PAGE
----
Fight obesity one meal at a time

Can county health departments help slow the expansion of Minnesotans' waistlines? We'll soon find out.

In 2008, the Minnesota Legislature passed the Statewide Health Improvement Program, which allocated $47 million to improve our eating habits, increase our levels of physical activity and reduce our use of tobacco. Olmsted County is expected to receive $1.1 million, some of which will be used to increase the availability of fruits and vegetables in public school cafeterias.

That's a good place to start, given that rates of childhood obesity are soaring. We know that overweight kids are likely to become obese adults, and that the longer a person is obese, the more difficult it is for them to adopt a healthier lifestyle. Clearly, this is a problem that's best nipped in the bud, and we hope this state-funded effort will produce results.

And there's every possibility that it will. No, teenagers won't always opt for an apple, a peach or some carrot sticks over french fries or onion rings, but there's plenty of evidence that kids, when given the opportunity to make healthy menu choices, will at least give them a try.

Other aspects of the fight against obesity, however, will be more challenging.


Public health officials today often liken obesity and its health effects to tobacco and all of its associated ills, and it's a comparison that works, up to a certain point. Being overweight is a primary risk factor for developing cancer and other health problems, and just as reduced smoking rates translate into lower health care costs, reducing or at least stabilizing Minnesota's obesity rate would save the state billions of dollars.

But the fight against obesity will be far different from the fight against smoking, because tobacco isn't a necessity of life. We can't quit food cold turkey, nor wean ourselves off it over time. Every day is a balancing act, and it's easy to feel as if the cards are stacked against us as we seek that balance.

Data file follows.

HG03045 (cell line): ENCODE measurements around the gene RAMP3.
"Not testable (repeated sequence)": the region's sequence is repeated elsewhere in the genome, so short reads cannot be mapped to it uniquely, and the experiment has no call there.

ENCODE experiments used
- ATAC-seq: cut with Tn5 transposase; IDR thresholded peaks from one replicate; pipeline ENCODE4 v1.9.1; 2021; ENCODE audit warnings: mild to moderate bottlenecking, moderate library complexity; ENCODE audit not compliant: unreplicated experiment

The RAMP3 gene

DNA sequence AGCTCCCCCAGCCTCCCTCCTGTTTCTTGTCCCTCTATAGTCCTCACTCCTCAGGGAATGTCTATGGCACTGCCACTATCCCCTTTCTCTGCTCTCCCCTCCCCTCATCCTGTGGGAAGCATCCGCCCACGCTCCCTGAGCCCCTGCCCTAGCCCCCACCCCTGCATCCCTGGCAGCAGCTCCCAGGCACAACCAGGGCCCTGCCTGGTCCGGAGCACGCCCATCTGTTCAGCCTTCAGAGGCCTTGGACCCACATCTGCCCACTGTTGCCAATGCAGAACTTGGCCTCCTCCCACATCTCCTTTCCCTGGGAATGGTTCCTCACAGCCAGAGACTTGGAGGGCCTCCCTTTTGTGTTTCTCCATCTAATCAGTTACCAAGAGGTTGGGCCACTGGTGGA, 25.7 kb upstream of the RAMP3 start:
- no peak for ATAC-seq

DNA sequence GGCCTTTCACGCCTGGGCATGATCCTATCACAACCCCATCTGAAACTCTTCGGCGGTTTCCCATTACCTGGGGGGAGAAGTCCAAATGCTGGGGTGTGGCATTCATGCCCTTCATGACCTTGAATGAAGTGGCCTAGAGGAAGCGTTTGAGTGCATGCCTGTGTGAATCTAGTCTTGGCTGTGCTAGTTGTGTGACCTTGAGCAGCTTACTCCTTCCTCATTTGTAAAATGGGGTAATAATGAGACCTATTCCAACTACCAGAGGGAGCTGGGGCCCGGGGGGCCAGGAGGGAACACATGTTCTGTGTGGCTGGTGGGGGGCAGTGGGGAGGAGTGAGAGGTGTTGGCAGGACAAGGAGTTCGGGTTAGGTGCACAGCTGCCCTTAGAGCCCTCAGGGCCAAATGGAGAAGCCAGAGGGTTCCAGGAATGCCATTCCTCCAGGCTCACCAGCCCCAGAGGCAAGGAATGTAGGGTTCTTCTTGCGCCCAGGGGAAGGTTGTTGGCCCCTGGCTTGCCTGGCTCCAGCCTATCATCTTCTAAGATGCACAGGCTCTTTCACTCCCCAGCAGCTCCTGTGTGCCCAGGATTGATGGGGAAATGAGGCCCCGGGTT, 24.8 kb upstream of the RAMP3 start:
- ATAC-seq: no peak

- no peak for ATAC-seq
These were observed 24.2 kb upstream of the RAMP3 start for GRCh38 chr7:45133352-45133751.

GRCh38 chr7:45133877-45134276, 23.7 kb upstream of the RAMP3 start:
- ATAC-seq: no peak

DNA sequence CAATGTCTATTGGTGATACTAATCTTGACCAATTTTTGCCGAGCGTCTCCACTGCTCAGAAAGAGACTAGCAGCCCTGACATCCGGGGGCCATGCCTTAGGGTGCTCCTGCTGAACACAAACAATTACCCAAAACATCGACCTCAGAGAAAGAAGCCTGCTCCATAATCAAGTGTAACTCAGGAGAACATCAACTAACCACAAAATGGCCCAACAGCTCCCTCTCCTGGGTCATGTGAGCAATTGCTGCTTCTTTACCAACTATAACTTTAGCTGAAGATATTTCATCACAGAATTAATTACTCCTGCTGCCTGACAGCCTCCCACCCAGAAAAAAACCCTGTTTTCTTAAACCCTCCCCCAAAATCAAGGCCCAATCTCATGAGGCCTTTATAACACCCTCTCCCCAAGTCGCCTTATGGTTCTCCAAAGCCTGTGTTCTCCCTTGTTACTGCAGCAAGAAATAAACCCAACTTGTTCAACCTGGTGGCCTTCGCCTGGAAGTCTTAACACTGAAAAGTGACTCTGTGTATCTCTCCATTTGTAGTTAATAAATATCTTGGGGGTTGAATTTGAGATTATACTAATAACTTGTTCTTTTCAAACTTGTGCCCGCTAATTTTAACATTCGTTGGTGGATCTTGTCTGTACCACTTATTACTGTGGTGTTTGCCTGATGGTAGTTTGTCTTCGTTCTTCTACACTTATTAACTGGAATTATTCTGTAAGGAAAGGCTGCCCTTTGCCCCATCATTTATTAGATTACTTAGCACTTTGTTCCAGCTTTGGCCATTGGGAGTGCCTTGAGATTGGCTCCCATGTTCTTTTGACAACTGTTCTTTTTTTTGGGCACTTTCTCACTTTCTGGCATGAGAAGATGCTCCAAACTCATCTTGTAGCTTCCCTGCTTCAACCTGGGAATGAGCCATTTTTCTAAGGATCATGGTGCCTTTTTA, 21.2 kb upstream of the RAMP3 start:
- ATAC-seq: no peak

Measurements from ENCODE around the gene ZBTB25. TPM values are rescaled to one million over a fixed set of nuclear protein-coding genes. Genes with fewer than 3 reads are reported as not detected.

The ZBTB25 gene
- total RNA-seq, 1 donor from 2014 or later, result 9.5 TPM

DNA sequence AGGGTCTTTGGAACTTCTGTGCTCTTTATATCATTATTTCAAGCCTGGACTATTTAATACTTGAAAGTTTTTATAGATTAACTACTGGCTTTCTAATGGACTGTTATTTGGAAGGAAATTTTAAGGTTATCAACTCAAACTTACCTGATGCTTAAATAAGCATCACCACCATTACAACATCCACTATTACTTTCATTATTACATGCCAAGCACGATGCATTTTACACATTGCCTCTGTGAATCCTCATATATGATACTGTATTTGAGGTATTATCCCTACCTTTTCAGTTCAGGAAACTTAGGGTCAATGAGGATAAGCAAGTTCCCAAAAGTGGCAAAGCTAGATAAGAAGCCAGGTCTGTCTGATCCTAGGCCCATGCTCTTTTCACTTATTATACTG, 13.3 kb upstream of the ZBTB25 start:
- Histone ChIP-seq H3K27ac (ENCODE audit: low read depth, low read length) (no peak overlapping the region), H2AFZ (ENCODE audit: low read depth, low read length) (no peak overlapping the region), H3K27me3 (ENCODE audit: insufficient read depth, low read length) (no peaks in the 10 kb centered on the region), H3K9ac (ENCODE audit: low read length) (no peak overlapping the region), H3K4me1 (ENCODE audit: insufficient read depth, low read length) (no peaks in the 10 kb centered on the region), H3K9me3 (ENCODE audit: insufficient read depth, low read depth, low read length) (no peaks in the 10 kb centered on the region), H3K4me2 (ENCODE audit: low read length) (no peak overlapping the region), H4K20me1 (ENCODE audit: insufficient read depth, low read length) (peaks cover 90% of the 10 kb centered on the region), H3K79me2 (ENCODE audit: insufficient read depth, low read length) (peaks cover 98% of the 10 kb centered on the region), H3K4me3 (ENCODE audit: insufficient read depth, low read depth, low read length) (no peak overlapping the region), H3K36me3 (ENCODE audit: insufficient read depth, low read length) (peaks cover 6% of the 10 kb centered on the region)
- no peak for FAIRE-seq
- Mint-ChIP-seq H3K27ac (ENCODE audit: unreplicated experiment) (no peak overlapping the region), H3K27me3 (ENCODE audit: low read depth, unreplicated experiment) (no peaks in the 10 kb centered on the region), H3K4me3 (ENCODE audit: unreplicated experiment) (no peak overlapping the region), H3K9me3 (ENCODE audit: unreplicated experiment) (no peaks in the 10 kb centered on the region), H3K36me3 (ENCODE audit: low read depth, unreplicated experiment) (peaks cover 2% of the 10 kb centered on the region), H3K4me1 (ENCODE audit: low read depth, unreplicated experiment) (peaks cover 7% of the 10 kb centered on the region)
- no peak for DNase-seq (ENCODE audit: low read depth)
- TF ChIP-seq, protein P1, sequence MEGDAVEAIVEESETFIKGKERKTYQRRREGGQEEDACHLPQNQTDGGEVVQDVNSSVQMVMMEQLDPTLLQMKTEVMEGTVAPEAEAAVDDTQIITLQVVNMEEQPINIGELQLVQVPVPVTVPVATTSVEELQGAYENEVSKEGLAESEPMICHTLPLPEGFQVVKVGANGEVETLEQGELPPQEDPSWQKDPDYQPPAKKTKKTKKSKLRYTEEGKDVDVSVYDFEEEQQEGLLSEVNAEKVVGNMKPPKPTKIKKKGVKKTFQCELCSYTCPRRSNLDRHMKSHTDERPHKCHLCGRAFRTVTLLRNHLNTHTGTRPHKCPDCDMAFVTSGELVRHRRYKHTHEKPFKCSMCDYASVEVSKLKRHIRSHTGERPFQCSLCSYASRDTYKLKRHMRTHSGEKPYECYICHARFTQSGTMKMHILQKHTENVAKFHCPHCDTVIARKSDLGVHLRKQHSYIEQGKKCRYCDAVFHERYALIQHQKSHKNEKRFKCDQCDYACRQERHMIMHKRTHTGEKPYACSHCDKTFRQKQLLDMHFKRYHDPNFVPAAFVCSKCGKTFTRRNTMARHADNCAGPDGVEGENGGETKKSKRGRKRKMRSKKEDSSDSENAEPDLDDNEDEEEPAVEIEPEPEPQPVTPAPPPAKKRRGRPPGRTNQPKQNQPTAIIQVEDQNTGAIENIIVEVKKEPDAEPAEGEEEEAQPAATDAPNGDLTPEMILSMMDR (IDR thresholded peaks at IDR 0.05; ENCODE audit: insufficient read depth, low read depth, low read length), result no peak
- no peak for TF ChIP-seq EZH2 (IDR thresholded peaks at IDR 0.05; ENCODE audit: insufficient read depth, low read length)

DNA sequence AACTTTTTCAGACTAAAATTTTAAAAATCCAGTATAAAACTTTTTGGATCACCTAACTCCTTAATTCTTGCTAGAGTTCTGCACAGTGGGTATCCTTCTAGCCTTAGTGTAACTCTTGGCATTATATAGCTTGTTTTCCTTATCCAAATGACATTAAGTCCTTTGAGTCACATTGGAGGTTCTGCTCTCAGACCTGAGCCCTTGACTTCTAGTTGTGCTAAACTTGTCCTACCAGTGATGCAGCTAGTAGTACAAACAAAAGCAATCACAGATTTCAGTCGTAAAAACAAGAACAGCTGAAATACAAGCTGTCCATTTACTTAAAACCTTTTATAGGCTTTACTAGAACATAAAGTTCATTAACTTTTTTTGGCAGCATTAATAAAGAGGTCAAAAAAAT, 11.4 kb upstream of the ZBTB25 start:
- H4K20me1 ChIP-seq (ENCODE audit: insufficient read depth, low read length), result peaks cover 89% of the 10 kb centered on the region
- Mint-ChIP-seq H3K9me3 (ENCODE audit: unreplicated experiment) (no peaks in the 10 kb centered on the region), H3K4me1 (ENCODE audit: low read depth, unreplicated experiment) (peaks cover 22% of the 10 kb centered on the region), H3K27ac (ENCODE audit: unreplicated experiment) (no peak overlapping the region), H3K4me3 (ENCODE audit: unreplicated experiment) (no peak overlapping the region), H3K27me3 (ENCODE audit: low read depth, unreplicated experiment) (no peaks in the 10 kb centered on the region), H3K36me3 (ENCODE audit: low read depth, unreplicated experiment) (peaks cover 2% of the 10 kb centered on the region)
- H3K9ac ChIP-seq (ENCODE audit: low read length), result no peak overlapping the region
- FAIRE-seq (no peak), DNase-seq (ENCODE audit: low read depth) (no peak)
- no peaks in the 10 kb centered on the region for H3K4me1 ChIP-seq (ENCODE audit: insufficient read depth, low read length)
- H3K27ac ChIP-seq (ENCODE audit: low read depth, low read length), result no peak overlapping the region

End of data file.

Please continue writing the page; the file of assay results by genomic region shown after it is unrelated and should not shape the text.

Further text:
Our daily schedules are tight, especially in single-parent households or families in which both parents work. Fast food is relatively inexpensive, as are processed foods from the grocery store's freezer section. Given the choice between popping a pizza into the oven or actually preparing a meal from scratch, too often our schedules dictate the easier option.

The key is to not let the schedule rule our diets. Perhaps the way to begin winning the war against obesity is one meal at a time.

So dig out that cookbook you received two Christmases ago. Choose one night each week when you won't be pressed for time and make a point of preparing a healthy meal, using fresh ingredients if possible. Let everyone in the household play a role in cooking it. If you have nice dishes in the cupboard, use them. And when the weather gets better and the days get longer, go for a walk before you clear the table. You'll be less likely to fall asleep on the sofa, and you might reacquaint yourself with a neighbor or two.

The fact is, the county can't shop for us. It can't cook our meals or pack our lunches. It can't make decisions for us at the drive-thru.

And it can't make us turn on the treadmill that's been collecting dust for six months.




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